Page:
Title: Terra Formars
Author: Yu Sasuga (story), Ken-ichi Tachibana (art)
Publisher: Viz Media (Viz Signature)
Volume: Volume 1, $12.99
Vintage: 2011 by Shueisha, July 2014 by Viz Media
Genre: Science fiction, horror
Originally I sat down to read and review volume one of Food Wars this week, but I couldn’t even get through the first chapter. Within five pages I was thoroughly disgusted, and it got worse from there. Unfortunately a story about giant mutated cockroaches isn’t really entertaining to me, but at least there isn’t a fifteen-year-old girl being molested by tentacles. In Terra Formars, Earth has started the slow process of colonizing Mars, beginning with a terraforming project. They covered parts of Mars with a resilient moss, then sent cockroaches to the planet. As the cockroaches multiplied and died, they would cover the surface of Mars. The moss would feed from their remains, and continue to spread. Eventually this coating of Mars’s surface would make it absorb more sunlight, increase the temperature, and kick start a greenhouse effect. Now, five hundred years after sending the moss and cockroaches to Mars, Earth is ready to move forward, which means traveling to Mars and killing any remaining cockroaches. Unfortunately, after centuries of being bombarded by cosmic radiation and being forced to adapt to Mars’s harsh conditions, the cockroaches have evolved into gigantic humanoid monsters. The astronauts first sent to Mars lost contact with Earth. But not before sending some information back to U-NASA (United Nations NASA). With that information, a new crew was gathered and each member was given a special procedure to inject them with the DNA of insects. They are not astronauts or even soldiers, but regular people, most of them barely out of their teens, who either had nothing to lose, or desperately needed the money. They are sent to find out what happened to the astronauts, with little information given about what is actually waiting for them. Like lambs to the slaughter, the rag-tag crew is monstrously brutalized by the giant cockroaches, many with little chance to even fight back. Those who do have a chance to fight back can only fight by injecting themselves with a serum that activates their insect abilities. Each crew member was given the DNA of a different insect – pheropsophus jessoensis (bombardier beetle), whose user is essentially a human flamethrower; paraponera clavata (bullet ant), one of the few who can go toe-to-toe with the mutated cockroaches; and even the Asian giant hornet. However, even with all their abilities, they’re barely able to stand up to the horde of powerful mutated cockroaches, especially as they continue to evolve right in front of them. The crew is slaughtered. Even worse, there are traitors among them working for the scientist behind their DNA procedure, whose goals are opposite of the U-NASA leader. U-NASA wants the cockroaches destroyed, but Dr. Honda wants to use their mutations to give Japan a military deterrent. The survivors eventually find a way to return to Earth, but they may have brought something back with them.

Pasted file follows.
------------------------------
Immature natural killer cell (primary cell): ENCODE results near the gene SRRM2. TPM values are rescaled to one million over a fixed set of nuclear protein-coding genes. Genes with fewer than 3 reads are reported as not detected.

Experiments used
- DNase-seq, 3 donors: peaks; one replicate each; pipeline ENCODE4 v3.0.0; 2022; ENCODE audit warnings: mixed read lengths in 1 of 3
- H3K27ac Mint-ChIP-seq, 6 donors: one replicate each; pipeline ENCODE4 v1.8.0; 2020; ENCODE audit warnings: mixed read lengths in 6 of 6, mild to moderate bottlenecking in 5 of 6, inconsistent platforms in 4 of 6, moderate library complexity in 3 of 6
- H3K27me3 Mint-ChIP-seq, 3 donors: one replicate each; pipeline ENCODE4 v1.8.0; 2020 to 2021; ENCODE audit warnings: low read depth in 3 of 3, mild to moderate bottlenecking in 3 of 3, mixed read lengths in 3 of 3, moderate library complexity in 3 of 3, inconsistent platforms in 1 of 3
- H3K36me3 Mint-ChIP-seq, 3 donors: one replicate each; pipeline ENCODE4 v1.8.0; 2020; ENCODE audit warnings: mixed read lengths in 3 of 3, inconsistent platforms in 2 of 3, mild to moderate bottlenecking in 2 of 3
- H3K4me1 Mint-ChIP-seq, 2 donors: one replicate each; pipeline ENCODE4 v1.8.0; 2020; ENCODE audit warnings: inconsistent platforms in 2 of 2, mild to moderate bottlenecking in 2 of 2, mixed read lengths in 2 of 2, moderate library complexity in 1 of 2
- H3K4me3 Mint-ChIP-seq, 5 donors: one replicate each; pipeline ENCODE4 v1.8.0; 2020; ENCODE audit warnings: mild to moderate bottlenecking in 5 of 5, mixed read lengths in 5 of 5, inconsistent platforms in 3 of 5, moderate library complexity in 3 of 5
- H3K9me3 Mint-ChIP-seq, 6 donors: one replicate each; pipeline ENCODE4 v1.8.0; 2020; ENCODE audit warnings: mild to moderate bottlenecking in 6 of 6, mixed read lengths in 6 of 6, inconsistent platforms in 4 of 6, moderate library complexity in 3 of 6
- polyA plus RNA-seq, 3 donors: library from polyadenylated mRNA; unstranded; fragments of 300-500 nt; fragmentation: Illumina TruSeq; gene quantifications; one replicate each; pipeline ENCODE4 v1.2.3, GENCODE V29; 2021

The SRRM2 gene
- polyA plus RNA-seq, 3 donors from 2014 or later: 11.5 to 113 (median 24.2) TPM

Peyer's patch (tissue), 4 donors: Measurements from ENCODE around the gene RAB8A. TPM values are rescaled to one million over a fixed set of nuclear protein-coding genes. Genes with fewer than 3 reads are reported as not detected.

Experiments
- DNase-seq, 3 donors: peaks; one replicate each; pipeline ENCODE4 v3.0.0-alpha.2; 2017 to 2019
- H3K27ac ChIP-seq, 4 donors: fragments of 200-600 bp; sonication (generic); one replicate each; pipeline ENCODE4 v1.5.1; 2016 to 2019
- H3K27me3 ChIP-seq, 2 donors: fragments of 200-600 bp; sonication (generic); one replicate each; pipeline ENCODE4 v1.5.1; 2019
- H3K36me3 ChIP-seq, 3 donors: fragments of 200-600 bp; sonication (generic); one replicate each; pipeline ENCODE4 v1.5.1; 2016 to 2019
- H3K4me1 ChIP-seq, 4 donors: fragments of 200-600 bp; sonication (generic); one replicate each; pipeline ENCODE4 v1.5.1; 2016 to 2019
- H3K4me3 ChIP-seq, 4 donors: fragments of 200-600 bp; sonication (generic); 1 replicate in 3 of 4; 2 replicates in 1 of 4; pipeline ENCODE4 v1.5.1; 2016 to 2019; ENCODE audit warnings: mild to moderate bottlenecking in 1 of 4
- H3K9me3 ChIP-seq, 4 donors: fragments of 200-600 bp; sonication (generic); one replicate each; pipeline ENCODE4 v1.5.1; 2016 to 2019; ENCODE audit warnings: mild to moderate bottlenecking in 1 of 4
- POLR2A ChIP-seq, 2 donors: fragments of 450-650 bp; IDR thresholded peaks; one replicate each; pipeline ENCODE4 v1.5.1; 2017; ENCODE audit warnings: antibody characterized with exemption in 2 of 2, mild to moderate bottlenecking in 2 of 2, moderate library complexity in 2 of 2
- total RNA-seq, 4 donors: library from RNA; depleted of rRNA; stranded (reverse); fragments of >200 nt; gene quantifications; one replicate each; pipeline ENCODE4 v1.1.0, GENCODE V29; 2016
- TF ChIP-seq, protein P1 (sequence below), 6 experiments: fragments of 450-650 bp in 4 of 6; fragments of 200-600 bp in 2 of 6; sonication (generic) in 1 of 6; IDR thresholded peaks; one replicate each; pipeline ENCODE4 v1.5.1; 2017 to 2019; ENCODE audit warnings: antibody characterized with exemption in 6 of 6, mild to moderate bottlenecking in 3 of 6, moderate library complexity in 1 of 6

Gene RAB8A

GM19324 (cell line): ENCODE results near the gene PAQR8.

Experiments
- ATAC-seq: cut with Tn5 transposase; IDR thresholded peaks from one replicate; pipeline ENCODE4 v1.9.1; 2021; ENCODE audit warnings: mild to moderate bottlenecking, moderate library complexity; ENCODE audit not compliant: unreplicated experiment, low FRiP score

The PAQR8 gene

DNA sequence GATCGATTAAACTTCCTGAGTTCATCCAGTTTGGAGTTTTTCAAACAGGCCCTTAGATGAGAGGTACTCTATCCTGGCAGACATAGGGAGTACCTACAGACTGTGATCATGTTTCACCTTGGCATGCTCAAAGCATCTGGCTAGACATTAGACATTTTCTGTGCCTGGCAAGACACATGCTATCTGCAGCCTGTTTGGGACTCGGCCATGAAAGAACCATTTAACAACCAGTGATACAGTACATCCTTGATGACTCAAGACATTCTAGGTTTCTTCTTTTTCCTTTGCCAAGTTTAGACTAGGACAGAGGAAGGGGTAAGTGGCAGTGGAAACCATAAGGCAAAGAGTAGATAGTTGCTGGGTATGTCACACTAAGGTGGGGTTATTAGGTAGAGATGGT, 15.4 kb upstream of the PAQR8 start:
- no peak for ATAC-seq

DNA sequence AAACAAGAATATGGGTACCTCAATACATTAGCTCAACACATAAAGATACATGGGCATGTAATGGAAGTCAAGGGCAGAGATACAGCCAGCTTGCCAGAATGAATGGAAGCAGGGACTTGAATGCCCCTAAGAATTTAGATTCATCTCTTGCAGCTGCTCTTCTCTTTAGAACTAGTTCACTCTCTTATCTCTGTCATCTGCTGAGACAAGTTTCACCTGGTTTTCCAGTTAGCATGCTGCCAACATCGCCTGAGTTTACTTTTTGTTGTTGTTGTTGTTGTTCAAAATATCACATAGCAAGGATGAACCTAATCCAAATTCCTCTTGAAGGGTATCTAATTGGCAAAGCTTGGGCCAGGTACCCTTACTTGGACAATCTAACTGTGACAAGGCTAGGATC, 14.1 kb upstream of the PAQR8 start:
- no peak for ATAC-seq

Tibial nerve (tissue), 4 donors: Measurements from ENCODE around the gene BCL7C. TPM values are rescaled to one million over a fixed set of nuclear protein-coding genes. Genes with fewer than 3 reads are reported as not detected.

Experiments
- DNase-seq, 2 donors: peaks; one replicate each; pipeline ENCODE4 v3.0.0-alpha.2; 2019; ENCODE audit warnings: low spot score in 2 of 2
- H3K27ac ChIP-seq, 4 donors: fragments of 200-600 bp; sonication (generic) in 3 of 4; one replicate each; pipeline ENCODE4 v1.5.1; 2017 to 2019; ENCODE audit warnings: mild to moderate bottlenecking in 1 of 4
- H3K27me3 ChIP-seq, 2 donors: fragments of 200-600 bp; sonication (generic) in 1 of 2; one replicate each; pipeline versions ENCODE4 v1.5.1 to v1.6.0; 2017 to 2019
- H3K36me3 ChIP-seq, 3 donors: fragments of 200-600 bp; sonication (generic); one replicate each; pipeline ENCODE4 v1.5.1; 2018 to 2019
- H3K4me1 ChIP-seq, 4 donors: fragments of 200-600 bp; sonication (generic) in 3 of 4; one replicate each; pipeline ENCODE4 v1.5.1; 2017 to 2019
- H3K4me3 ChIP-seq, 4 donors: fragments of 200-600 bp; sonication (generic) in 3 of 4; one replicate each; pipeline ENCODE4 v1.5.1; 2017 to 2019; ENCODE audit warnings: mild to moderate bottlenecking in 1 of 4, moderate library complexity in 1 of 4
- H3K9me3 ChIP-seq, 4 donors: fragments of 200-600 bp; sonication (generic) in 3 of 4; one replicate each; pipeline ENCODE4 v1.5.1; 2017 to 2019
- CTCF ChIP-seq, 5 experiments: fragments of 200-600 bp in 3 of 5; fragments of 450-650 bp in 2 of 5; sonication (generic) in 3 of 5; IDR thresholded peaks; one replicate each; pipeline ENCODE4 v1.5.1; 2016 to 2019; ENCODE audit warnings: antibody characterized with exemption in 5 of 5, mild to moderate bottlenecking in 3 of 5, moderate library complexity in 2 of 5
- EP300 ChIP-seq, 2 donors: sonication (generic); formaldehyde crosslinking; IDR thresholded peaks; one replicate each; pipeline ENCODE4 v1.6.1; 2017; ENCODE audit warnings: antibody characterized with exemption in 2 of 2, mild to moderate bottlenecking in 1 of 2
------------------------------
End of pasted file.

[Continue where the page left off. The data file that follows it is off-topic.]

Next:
After my unfortunate and very short lived experience with Food Wars, I was relieved to find a lack of serious fan service in Terra Formars. Until I read the mini-bios for the characters. Every single female character, after their brief personality description, has their cup size listed. Why. Why is that necessary. Here’s a hint: It’s NOT. And if you think it is, then tell me why the dick sizes of the male characters aren’t listed? I mean, let’s be fair here. If we’re going to give out pointless anatomy descriptors that have nothing at all to do with the story, then let’s be gender neutral. (And yes, I know it’s common for the cup sizes of female characters to be listed in manga. Doesn’t make it less annoying or ridiculous.) With that out of the way…. The giant cockroaches are creepy as all get out. Black, blank eyes; giant bodies; wide mouths. They’re absolutely nightmarish, and they only get worse when they evolve later in the book. If you have a weak stomach, just stay away from this one altogether. Limbs are brutally removed, body parts dangle, bones are broken, and oh yeah, there’s gigantic cockroaches. There is some neat evolutionary science in here, if you’re into that, and not just in regards to the mutated cockroaches. The volume sort of celebrates insect life in general, from the unassuming ant to the plague locust. Mankind is almost the villain here, squashing those poor cockroaches, who eventually evolve to hate human beings with a vengeance. That part is pretty cool, and there’s some snippets of life on Earth where various people (including the cast) kill cockroaches without mercy. For the cockroaches, killing the humans just as mercilessly is a sort of justice, though it’s unclear how evolved they are mentally. For a mere five hundred years, they’ve evolved a good deal, but they appear to be at a caveman sort of level, and are even drawn as such with very rudimentary language skills and large club-like weapons. Not that they need them, since they’re plenty powerful without physical weapons (though they even learn how to use guns), and they keep evolving. The art has a lot of detail. Of note is how the spaceships used to travel to Mars look like enormous insects. The insectified crew members are also pretty incredible looking, with a good bit of detail going into their designs. This one is (really) not for me, but it may be for you if any of the above sounds interesting. It’s incredibly strange, but it’s easy enough to follow.